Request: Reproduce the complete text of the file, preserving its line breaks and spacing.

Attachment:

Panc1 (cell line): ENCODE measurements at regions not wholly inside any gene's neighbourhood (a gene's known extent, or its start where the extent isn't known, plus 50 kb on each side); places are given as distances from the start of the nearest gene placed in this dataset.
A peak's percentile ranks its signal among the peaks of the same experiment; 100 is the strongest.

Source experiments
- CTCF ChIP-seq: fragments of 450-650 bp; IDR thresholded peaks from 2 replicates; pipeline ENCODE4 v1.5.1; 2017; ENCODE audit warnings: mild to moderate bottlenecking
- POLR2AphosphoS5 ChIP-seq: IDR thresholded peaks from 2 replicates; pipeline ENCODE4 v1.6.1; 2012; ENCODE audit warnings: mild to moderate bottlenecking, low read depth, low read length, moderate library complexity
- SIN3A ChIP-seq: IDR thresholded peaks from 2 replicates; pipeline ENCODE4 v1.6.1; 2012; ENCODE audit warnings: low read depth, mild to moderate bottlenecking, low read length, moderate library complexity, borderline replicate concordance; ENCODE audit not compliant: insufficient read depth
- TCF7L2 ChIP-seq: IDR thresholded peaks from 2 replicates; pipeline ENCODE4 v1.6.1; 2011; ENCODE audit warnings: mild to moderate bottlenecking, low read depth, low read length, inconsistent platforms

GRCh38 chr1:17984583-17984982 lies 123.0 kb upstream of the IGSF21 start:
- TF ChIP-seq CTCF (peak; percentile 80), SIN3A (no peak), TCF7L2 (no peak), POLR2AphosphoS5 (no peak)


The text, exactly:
Panc1 (cell line): ENCODE measurements at regions not wholly inside any gene's neighbourhood (a gene's known extent, or its start where the extent isn't known, plus 50 kb on each side); places are given as distances from the start of the nearest gene placed in this dataset.
A peak's percentile ranks its signal among the peaks of the same experiment; 100 is the strongest.

Source experiments
- CTCF ChIP-seq: fragments of 450-650 bp; IDR thresholded peaks from 2 replicates; pipeline ENCODE4 v1.5.1; 2017; ENCODE audit warnings: mild to moderate bottlenecking
- POLR2AphosphoS5 ChIP-seq: IDR thresholded peaks from 2 replicates; pipeline ENCODE4 v1.6.1; 2012; ENCODE audit warnings: mild to moderate bottlenecking, low read depth, low read length, moderate library complexity
- SIN3A ChIP-seq: IDR thresholded peaks from 2 replicates; pipeline ENCODE4 v1.6.1; 2012; ENCODE audit warnings: low read depth, mild to moderate bottlenecking, low read length, moderate library complexity, borderline replicate concordance; ENCODE audit not compliant: insufficient read depth
- TCF7L2 ChIP-seq: IDR thresholded peaks from 2 replicates; pipeline ENCODE4 v1.6.1; 2011; ENCODE audit warnings: mild to moderate bottlenecking, low read depth, low read length, inconsistent platforms

GRCh38 chr1:17984583-17984982 lies 123.0 kb upstream of the IGSF21 start:
- TF ChIP-seq CTCF (peak; percentile 80), SIN3A (no peak), TCF7L2 (no peak), POLR2AphosphoS5 (no peak)